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Enterprises with more than one location have always needed some form of wide-area network (WAN). And now, enterprises of all sizes and shapes are becoming more and more distributed (even more locations). While this scenario has always been prevalent in specific industries, retail is one great example where it has quickly become the norm. At the same time, Software as a Service, Internet as a Service, Platform as a Service (SaaS, IaaS, PaaS), and various other forms of cloud services have become more widely adopted. This public cloud adoption often makes traditional solutions to corporate WANs, like managed, private, multiprotocol label switching (MPLS) networks, sub-optimal or even obsolete.
In addition to these fundamental shifts in the demands on WANs, the modern enterprise is more acutely aware of the need for security. It is more dependent than ever before on pervasive connectivity and network performance. This combination of trends has left IT managers scrambling for a secure method of reliably connecting their users, their data, and their applications. The software-defined wide area network (SD-WAN) has emerged to fill this growing need.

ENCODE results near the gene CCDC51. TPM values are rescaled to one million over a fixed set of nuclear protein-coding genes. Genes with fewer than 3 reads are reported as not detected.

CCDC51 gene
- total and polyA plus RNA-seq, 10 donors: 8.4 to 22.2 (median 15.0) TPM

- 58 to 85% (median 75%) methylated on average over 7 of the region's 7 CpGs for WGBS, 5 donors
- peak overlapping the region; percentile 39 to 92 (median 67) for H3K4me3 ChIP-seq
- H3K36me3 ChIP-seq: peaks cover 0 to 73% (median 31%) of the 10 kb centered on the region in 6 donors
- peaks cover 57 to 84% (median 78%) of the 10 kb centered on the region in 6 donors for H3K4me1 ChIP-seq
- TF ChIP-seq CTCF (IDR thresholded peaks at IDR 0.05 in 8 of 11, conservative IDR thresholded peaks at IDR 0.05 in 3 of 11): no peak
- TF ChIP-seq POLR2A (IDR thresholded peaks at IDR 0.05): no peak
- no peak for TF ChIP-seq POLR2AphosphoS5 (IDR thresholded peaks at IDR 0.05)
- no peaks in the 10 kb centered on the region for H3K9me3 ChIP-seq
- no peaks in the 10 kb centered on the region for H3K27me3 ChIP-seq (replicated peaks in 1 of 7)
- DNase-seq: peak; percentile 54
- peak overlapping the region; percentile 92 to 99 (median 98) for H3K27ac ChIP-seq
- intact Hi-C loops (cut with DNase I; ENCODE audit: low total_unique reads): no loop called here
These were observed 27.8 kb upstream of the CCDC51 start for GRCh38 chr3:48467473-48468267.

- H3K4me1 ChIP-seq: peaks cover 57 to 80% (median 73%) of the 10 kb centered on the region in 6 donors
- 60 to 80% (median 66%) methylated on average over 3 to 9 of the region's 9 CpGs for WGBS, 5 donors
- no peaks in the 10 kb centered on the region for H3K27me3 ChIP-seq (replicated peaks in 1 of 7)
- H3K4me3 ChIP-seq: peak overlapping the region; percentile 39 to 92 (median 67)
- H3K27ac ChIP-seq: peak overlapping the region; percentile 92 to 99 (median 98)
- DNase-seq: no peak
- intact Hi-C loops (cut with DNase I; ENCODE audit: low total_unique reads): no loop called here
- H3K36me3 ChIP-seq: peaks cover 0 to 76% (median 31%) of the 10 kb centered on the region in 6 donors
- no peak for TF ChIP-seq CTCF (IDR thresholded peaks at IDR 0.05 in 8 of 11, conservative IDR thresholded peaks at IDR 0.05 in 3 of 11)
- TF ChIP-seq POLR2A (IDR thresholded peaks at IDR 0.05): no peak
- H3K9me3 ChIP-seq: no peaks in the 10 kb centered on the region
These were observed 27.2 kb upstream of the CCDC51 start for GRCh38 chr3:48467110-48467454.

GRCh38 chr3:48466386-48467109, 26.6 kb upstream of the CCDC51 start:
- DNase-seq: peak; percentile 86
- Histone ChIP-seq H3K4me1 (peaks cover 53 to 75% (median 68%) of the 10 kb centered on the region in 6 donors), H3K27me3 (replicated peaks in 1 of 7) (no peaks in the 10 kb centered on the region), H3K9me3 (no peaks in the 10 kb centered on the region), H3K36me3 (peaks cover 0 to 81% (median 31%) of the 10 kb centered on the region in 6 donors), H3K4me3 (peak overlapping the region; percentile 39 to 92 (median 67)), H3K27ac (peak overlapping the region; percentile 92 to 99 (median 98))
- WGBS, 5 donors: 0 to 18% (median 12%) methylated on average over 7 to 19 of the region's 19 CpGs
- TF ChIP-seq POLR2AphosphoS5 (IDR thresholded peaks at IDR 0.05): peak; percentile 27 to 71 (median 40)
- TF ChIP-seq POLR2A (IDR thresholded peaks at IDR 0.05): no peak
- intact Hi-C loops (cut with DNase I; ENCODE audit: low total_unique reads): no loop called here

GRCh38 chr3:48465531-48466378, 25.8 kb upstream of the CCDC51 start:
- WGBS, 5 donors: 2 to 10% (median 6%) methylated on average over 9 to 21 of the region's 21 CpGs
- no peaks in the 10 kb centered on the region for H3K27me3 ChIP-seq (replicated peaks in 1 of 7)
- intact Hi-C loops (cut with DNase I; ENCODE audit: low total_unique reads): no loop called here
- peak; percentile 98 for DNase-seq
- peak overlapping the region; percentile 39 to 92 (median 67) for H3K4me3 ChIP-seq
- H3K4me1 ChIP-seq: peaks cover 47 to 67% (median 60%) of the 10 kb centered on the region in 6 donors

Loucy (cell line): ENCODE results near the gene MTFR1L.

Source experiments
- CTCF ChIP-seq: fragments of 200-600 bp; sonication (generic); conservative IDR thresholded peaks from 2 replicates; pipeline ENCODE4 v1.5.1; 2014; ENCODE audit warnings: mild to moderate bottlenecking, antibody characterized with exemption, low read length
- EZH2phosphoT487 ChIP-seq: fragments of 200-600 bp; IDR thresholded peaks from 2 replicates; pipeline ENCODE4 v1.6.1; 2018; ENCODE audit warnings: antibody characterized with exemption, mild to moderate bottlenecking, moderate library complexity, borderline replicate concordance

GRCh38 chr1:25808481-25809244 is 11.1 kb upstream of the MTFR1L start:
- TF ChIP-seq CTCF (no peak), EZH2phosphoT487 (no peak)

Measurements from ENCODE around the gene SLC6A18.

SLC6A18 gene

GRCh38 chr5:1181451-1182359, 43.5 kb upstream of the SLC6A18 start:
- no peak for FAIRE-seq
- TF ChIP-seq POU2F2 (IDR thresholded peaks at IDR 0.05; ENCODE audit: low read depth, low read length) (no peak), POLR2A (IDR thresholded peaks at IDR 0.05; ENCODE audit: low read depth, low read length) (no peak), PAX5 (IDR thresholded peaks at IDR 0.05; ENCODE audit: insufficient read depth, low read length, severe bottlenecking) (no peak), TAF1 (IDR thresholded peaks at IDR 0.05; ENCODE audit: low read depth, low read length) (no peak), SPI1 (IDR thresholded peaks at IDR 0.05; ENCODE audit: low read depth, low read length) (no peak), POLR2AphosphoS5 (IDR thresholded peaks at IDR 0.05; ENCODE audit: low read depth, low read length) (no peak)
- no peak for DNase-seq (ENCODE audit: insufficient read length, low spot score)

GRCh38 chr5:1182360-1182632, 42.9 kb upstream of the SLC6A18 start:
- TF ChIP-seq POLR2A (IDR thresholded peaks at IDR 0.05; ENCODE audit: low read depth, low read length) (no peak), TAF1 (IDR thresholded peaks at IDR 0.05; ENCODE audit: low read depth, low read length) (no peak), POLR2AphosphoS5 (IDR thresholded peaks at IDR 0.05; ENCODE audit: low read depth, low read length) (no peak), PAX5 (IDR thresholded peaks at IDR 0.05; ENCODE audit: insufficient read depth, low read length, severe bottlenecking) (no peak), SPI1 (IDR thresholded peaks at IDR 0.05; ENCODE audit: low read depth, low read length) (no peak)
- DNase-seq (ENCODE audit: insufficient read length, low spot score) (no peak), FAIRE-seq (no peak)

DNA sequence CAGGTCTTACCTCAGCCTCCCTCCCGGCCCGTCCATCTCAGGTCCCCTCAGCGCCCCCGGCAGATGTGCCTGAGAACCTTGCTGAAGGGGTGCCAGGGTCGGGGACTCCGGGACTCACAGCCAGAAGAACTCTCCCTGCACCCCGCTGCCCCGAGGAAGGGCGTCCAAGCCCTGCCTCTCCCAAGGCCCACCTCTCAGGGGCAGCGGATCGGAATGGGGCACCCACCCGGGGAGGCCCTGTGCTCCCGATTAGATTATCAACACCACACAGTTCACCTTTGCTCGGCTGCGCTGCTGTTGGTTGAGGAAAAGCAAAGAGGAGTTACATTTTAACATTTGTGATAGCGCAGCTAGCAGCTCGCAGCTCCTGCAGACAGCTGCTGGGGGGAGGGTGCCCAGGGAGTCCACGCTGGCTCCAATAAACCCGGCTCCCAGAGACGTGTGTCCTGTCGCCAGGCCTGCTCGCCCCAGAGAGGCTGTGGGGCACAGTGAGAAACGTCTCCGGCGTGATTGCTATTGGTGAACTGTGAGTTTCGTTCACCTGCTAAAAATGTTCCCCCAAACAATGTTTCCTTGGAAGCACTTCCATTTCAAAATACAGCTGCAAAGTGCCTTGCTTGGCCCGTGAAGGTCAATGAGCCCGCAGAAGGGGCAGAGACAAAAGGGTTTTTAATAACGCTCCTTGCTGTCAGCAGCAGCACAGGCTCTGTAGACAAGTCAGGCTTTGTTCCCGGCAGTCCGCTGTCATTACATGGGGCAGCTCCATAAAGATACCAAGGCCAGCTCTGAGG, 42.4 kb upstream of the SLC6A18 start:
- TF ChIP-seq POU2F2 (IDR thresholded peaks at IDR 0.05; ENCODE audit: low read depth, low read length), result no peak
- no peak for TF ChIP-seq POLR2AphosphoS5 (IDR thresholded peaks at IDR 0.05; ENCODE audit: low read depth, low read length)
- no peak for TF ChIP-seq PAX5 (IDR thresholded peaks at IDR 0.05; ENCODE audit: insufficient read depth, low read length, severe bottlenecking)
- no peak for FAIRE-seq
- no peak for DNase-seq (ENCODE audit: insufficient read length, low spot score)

SD-WAN brings key tenets of software-defined networking (SDN) into the enterprise WAN, notably:
- Centralized control can be more efficient than distributed routing in certain scenarios
- Centralized management can make it much easier to operate a large network than traditional box-by-box management.
We can say that SD-WAN is a concept, not a technology, because there is not a single underlying protocol that defines an SD-WAN. Rather it is an operating model enabled by various vendors’ products in different ways.
While the SD-WAN market is not yet mature, many enterprises have already chosen to test or deploy SD-WAN solutions. The primary drivers include improved network performance, improved monitoring capabilities, improved security, and cost reduction.
When planning for SD-WAN deployment, multiple factors need to be considered. Many of these factors are directly related to the specific SD-WAN product you choose to deploy. Several others, such as which types of circuits to use for the physical connectivity and whether a do-it-yourself (DIY) or managed approach to deployment and operation is more appropriate, are typically independent of the SD-WAN technology provider you select.